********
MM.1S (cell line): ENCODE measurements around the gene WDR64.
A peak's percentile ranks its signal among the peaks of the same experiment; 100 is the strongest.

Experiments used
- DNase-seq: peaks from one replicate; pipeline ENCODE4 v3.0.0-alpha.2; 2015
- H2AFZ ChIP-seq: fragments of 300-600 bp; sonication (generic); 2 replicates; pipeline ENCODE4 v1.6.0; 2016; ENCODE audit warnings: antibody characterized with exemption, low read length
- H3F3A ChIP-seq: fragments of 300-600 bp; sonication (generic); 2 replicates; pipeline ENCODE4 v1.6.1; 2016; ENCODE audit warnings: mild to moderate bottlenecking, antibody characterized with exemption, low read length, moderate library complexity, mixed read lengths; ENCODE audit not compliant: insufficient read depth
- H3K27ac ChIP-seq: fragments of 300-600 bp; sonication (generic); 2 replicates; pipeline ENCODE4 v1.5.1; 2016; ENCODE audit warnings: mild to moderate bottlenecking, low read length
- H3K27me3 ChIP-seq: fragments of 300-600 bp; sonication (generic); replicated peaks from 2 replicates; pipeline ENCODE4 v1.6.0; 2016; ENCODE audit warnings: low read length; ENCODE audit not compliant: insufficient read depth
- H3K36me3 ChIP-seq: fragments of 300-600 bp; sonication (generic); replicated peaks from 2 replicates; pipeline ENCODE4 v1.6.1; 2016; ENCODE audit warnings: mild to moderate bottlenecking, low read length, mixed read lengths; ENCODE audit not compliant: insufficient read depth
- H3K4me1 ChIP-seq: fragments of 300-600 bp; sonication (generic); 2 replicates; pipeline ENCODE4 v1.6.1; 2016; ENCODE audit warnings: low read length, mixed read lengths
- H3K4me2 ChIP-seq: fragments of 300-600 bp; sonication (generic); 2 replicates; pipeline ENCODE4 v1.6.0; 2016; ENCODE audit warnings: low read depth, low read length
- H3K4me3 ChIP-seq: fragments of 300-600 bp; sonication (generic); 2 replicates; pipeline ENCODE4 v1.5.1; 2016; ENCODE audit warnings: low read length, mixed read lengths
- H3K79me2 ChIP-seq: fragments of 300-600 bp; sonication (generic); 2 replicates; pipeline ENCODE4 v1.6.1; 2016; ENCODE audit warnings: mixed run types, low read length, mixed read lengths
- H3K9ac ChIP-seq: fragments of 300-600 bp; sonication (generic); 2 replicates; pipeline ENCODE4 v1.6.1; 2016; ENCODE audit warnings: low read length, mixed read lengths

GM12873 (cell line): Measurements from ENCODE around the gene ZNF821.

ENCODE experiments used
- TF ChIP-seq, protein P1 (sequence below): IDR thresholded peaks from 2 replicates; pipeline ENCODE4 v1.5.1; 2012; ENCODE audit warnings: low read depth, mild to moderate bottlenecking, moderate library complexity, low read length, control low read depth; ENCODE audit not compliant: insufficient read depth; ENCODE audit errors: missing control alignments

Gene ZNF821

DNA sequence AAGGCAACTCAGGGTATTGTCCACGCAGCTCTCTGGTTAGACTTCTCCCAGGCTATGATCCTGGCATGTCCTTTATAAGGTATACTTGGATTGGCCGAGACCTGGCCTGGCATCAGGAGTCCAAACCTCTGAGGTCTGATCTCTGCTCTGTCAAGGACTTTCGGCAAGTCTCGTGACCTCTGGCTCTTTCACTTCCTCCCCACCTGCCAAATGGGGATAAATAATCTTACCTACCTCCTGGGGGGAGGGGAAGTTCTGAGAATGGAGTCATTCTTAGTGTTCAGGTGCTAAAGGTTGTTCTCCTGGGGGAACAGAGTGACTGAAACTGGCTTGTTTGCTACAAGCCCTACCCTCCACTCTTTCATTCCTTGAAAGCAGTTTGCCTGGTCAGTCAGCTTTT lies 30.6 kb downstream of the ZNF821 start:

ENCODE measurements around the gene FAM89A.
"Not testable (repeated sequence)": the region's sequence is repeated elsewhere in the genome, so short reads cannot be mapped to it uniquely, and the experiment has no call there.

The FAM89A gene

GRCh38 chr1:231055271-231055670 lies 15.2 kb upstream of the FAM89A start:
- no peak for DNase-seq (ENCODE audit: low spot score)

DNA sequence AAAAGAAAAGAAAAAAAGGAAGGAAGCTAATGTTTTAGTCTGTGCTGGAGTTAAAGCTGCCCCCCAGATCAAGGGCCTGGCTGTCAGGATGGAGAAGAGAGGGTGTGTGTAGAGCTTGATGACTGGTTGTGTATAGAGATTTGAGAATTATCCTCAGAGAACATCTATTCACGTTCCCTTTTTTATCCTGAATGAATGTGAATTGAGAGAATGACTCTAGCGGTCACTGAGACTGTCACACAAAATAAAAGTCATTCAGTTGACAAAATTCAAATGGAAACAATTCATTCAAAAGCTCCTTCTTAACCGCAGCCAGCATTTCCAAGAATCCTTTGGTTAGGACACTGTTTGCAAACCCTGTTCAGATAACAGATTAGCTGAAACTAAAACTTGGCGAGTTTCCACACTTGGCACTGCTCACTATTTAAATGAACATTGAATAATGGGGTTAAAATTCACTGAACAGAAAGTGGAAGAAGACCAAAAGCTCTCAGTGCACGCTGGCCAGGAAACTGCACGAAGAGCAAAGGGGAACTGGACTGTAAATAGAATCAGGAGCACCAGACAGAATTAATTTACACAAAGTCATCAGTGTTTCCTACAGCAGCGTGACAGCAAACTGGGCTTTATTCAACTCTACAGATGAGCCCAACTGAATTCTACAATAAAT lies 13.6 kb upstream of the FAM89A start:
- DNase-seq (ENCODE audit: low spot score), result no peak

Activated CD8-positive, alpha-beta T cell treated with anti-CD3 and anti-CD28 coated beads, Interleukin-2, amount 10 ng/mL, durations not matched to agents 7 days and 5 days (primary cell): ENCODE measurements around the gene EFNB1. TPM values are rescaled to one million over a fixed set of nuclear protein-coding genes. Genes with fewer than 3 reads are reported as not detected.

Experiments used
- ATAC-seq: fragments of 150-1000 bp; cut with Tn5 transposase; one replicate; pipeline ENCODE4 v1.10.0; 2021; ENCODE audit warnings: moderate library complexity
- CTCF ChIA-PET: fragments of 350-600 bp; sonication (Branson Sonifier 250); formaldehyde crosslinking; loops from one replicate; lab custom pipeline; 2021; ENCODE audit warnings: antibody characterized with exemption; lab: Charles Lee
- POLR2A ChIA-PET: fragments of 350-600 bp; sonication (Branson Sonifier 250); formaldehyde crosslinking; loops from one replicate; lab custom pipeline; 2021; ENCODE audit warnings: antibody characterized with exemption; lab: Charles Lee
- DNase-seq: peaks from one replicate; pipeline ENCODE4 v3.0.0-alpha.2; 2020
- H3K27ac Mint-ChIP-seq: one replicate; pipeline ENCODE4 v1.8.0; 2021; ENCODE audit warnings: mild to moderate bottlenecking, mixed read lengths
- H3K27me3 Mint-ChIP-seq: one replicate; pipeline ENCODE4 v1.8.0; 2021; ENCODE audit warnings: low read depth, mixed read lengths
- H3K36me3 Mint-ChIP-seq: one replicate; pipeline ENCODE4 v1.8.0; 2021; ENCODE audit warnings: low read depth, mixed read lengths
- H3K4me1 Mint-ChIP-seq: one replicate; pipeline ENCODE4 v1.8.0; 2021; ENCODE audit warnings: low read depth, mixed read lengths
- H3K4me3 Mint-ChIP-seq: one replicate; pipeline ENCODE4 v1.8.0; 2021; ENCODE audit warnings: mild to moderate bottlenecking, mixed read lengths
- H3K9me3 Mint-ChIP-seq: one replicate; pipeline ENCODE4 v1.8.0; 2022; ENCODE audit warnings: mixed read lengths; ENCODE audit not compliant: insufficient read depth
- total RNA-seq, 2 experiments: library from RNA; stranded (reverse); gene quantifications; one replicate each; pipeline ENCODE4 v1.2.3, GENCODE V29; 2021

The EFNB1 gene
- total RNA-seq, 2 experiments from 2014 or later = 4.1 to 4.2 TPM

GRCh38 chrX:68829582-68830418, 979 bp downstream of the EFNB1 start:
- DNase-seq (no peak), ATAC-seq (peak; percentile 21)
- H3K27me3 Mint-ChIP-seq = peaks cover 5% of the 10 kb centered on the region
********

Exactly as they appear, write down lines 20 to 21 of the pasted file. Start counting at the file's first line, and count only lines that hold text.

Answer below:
ENCODE measurements around the gene FAM89A.
"Not testable (repeated sequence)": the region's sequence is repeated elsewhere in the genome, so short reads cannot be mapped to it uniquely, and the experiment has no call there.